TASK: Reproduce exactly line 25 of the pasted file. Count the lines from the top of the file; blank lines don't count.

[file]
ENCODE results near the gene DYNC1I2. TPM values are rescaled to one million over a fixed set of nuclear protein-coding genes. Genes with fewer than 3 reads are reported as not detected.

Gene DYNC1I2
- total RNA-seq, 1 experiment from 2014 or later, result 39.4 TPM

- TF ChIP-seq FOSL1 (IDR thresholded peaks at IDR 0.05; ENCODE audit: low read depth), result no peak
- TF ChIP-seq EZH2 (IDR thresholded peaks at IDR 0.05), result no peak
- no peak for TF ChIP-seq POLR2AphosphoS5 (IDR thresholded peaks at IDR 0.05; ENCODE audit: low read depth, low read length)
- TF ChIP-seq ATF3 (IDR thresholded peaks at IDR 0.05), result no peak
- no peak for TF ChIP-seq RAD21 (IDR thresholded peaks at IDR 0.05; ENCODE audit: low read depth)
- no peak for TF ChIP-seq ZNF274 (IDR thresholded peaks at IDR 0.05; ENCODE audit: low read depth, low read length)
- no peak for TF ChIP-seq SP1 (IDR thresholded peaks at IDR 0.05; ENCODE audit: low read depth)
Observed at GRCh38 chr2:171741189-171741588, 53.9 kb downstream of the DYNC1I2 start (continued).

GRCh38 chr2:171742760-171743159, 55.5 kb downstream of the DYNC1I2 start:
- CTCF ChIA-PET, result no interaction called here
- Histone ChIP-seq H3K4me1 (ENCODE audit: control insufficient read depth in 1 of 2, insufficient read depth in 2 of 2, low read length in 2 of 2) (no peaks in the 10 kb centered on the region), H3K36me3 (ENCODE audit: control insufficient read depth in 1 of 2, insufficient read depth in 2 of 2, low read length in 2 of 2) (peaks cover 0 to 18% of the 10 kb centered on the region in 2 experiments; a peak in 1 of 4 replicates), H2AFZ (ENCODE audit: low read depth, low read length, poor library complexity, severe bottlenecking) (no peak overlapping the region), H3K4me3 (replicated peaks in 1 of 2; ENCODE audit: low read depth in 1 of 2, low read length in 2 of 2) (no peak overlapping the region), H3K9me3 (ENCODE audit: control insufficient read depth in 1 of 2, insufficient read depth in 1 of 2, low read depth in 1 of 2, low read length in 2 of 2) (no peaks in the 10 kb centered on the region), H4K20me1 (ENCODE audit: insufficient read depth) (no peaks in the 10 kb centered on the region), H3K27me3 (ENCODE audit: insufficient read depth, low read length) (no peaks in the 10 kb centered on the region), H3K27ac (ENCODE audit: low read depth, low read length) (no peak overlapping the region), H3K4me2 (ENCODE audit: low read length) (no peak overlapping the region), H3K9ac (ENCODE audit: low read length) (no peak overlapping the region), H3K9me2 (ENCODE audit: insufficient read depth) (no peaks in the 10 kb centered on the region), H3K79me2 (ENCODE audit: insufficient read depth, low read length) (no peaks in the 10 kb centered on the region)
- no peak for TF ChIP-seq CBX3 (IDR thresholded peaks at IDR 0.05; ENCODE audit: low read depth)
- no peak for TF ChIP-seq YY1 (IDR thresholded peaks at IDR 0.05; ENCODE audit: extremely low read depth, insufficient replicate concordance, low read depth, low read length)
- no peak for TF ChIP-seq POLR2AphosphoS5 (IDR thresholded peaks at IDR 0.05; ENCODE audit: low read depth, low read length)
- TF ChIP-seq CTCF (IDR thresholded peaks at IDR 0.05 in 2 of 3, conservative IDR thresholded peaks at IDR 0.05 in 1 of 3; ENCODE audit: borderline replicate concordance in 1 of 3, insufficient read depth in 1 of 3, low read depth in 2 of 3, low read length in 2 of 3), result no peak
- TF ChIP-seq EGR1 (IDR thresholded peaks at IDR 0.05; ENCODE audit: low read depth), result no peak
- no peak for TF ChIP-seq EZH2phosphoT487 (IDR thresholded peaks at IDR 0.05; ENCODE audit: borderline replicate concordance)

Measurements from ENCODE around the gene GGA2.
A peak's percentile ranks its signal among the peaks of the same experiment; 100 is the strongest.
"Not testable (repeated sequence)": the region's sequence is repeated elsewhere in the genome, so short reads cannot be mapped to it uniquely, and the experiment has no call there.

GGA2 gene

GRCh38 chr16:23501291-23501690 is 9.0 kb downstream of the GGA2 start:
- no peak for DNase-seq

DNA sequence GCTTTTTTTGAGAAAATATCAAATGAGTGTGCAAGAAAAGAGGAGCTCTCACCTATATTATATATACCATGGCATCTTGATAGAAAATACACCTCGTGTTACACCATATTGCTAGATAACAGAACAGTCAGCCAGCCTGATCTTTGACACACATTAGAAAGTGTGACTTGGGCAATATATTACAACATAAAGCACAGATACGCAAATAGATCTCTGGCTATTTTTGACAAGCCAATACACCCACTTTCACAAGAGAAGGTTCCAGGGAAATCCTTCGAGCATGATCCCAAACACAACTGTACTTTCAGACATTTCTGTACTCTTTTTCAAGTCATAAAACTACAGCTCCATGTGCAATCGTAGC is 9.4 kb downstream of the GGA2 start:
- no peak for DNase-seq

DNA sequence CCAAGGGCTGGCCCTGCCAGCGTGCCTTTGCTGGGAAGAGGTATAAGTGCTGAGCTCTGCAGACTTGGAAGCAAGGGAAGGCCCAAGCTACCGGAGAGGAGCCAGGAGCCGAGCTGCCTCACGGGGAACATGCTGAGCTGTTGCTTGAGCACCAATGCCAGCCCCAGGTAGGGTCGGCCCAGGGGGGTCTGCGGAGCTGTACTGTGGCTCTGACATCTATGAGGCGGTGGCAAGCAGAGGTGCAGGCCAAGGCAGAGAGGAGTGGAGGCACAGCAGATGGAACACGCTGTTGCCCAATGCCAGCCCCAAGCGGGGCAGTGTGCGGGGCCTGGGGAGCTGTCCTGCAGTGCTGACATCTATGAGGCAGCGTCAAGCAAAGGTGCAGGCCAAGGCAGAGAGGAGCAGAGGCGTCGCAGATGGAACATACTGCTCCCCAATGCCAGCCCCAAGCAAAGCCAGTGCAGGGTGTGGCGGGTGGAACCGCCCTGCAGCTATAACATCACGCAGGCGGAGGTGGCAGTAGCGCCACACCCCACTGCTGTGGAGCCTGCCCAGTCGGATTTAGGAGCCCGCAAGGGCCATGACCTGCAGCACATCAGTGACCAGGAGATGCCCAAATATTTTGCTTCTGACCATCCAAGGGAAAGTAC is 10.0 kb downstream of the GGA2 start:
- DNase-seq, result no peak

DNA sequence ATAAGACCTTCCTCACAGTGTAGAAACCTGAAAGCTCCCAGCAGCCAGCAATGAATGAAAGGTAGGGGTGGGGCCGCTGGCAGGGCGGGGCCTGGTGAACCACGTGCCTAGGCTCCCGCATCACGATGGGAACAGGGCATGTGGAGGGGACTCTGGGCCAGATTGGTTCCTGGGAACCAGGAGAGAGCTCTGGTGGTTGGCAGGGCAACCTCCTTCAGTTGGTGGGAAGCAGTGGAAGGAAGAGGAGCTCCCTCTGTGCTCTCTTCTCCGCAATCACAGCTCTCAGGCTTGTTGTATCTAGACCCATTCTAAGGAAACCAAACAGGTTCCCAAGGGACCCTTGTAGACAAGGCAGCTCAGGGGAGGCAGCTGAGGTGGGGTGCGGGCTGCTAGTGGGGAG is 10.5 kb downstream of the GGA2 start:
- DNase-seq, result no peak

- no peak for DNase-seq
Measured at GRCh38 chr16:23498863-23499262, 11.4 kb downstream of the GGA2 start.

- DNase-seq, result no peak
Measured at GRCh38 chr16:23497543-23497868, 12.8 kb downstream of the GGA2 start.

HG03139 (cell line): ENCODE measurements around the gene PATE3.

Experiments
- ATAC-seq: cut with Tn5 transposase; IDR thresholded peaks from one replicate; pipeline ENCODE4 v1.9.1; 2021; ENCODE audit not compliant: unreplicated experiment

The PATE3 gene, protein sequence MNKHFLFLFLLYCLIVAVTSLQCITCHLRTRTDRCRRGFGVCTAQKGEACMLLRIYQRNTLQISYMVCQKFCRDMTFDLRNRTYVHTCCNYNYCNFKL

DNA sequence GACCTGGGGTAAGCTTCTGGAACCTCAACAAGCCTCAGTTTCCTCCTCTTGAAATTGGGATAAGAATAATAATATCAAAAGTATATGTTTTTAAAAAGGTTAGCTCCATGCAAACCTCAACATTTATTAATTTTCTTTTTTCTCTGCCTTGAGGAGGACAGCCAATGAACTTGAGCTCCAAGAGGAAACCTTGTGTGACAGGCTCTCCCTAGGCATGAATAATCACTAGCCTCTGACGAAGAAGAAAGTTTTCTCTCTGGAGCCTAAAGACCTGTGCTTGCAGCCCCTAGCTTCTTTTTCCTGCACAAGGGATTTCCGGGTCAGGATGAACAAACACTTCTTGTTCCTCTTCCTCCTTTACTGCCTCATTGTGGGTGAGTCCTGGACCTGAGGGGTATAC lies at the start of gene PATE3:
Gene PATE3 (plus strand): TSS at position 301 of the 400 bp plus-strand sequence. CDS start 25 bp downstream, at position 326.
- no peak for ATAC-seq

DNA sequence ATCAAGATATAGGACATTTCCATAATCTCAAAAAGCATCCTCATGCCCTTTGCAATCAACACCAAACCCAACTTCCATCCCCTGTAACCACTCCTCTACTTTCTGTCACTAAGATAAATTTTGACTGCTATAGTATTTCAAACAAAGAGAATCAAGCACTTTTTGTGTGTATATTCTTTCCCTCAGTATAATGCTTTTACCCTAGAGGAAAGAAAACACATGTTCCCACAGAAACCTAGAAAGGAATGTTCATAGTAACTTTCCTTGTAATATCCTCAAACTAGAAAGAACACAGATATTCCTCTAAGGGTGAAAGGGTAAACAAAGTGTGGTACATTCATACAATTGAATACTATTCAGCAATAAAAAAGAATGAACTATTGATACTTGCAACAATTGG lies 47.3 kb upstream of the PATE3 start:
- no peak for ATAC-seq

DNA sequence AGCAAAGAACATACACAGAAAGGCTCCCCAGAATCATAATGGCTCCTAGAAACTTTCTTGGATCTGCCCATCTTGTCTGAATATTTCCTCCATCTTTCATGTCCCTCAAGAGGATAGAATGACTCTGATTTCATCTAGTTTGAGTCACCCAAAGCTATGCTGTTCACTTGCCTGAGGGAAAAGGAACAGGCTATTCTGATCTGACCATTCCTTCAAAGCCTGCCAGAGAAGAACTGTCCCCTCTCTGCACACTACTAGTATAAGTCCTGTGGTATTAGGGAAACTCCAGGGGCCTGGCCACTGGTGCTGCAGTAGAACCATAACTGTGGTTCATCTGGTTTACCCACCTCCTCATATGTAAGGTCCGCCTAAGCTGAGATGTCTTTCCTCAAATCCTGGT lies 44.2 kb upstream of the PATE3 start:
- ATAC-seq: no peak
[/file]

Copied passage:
GRCh38 chr16:23501291-23501690 is 9.0 kb downstream of the GGA2 start: